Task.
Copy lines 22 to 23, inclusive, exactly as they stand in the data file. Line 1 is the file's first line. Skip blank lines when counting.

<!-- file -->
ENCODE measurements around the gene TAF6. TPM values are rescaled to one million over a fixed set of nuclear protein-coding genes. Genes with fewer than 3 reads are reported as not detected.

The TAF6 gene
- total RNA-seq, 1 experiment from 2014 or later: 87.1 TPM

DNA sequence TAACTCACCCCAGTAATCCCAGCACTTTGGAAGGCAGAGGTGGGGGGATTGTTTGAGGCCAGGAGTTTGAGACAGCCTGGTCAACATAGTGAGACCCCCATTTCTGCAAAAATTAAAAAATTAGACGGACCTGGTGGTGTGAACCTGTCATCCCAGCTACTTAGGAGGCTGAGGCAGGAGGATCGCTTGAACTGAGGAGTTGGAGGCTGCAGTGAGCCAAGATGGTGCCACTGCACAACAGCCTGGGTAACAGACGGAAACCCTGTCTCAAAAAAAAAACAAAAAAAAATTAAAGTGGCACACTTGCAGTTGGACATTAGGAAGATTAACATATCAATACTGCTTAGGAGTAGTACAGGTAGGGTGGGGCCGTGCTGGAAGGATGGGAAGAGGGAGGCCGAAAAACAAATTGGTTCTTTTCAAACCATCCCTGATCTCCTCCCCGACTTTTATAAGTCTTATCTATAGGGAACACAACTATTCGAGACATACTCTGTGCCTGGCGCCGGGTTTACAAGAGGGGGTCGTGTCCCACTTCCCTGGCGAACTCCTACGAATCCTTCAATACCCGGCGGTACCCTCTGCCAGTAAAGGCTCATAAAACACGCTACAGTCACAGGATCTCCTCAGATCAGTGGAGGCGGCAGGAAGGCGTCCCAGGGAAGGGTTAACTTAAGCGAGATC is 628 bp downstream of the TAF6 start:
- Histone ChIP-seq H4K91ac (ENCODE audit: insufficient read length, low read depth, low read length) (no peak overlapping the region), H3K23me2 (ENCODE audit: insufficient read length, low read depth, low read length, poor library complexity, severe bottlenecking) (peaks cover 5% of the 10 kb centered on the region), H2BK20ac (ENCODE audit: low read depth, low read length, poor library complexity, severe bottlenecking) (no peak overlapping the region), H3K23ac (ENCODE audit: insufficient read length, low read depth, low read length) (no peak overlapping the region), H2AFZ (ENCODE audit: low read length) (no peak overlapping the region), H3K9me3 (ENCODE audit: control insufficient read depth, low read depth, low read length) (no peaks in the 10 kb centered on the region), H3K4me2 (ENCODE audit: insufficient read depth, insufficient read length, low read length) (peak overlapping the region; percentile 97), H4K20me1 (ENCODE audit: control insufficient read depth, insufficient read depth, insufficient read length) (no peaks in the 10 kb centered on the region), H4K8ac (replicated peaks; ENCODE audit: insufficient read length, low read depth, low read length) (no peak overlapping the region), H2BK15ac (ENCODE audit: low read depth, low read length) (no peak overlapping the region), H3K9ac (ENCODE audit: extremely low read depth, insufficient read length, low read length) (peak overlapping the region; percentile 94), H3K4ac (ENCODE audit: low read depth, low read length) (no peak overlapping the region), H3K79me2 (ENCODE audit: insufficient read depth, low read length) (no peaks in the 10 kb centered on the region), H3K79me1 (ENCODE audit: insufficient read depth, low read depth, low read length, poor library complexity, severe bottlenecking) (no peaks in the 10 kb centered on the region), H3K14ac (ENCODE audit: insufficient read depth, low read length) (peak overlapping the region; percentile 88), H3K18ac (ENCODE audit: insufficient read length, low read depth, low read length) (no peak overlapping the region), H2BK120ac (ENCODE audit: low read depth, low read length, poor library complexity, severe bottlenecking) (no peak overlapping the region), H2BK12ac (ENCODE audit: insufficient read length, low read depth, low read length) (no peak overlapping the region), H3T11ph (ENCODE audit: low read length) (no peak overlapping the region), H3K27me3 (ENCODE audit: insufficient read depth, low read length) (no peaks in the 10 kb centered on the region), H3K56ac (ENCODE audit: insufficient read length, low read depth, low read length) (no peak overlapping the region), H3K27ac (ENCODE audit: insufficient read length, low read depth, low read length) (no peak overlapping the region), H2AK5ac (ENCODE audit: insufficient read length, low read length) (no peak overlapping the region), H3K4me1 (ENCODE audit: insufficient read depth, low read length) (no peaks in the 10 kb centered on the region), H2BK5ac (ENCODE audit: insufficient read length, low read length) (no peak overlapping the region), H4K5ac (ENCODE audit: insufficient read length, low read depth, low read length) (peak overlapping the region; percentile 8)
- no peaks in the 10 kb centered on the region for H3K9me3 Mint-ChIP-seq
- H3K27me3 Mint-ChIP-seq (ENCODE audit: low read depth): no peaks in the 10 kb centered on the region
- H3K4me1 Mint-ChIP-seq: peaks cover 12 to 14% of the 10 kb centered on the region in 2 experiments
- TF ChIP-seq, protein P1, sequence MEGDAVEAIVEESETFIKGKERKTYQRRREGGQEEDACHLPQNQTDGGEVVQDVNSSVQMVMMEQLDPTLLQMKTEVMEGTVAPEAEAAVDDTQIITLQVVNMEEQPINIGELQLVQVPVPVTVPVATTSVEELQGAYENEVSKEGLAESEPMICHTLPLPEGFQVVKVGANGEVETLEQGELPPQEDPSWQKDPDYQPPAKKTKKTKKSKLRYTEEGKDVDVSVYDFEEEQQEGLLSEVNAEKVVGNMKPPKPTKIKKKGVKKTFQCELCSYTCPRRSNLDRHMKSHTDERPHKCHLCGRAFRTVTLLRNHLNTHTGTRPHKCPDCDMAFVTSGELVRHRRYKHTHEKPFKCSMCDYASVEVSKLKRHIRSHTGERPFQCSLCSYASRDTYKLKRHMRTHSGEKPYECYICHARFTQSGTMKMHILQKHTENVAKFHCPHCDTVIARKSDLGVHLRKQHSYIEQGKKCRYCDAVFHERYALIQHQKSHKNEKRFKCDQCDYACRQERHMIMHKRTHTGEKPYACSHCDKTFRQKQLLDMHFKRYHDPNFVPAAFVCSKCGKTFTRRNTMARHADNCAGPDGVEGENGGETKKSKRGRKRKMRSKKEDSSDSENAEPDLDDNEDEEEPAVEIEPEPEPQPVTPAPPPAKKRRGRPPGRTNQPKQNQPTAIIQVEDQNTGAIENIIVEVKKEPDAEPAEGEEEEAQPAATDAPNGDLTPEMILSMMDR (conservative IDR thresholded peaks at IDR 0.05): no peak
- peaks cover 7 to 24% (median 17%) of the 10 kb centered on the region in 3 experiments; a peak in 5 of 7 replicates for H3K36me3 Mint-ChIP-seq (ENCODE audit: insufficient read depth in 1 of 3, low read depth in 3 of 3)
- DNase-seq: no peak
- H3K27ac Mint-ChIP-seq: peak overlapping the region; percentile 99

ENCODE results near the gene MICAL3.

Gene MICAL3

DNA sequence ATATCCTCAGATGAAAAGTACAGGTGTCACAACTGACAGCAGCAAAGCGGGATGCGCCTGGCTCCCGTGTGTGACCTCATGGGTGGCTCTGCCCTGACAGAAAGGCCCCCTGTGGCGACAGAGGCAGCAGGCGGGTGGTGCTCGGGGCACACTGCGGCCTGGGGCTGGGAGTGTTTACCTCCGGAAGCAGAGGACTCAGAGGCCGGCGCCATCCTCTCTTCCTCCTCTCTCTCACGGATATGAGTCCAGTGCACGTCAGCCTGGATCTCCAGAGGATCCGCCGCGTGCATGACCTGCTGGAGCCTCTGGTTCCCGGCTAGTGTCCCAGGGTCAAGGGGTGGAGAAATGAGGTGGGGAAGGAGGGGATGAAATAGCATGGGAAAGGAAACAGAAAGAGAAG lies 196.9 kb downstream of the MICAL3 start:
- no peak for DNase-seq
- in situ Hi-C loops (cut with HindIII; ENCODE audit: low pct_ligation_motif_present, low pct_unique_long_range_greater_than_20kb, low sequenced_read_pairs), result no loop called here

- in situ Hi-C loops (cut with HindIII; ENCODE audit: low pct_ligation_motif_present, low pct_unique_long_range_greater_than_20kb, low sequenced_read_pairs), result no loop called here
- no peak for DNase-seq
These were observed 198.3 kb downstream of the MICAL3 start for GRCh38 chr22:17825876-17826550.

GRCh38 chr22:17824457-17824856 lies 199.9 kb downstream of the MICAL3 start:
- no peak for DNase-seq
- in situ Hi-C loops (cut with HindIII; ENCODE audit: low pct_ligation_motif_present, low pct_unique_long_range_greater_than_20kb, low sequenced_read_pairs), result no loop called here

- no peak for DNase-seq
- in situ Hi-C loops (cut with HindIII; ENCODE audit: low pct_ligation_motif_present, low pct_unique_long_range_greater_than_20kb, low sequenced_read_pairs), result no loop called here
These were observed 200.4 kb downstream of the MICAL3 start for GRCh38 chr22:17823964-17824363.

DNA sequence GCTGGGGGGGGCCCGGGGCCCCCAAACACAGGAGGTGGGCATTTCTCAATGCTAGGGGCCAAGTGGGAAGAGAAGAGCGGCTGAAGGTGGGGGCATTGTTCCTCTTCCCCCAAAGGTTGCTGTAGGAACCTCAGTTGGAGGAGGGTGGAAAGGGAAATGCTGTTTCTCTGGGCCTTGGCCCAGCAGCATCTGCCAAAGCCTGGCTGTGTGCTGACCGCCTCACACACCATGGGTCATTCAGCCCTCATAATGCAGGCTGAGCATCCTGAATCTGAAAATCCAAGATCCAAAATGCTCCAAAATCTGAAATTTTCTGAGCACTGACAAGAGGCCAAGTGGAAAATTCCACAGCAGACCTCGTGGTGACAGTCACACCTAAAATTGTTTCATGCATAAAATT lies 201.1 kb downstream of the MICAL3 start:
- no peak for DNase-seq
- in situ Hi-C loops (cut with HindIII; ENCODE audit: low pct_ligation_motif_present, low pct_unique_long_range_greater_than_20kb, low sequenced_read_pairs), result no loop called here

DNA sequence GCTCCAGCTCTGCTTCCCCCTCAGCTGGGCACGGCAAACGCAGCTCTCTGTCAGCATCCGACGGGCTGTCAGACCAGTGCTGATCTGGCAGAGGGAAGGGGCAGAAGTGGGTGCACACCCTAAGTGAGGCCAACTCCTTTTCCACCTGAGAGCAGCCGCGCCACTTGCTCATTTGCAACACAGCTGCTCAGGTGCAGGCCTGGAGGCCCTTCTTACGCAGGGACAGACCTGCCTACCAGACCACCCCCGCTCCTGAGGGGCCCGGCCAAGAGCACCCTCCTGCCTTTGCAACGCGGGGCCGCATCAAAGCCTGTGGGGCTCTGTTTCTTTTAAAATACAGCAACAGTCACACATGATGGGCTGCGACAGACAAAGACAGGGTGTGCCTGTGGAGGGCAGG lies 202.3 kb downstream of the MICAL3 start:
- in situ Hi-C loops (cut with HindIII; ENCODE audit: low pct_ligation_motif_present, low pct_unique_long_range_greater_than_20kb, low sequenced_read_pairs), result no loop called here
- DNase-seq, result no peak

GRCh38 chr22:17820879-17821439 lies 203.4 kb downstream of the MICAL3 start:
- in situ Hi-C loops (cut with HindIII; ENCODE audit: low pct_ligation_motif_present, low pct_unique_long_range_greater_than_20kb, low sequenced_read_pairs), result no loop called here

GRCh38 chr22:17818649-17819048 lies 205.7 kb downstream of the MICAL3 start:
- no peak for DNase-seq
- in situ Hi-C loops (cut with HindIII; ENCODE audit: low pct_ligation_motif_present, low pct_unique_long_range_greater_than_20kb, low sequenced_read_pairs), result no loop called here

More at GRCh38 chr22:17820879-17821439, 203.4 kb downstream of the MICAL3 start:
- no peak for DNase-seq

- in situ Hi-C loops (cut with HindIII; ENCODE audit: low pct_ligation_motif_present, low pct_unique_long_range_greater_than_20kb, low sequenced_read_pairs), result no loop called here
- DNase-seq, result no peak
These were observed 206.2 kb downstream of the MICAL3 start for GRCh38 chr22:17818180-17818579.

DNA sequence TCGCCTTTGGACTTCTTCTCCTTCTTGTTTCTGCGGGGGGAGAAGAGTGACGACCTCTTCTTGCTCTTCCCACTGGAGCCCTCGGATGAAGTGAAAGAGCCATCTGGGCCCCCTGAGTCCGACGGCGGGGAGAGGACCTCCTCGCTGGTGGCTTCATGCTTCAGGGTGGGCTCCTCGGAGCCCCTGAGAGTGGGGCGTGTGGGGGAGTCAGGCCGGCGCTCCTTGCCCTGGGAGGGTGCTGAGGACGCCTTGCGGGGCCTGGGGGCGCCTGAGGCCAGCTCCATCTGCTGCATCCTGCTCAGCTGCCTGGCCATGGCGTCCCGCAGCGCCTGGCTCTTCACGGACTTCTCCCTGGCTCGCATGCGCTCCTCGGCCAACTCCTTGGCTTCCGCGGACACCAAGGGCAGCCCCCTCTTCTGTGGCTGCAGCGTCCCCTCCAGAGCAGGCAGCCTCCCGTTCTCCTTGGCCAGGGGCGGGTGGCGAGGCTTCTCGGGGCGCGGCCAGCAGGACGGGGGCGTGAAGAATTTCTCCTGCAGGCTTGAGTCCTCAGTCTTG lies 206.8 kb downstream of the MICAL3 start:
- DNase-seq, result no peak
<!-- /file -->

- no peak for DNase-seq
- in situ Hi-C loops (cut with HindIII; ENCODE audit: low pct_ligation_motif_present, low pct_unique_long_range_greater_than_20kb, low sequenced_read_pairs), result no loop called here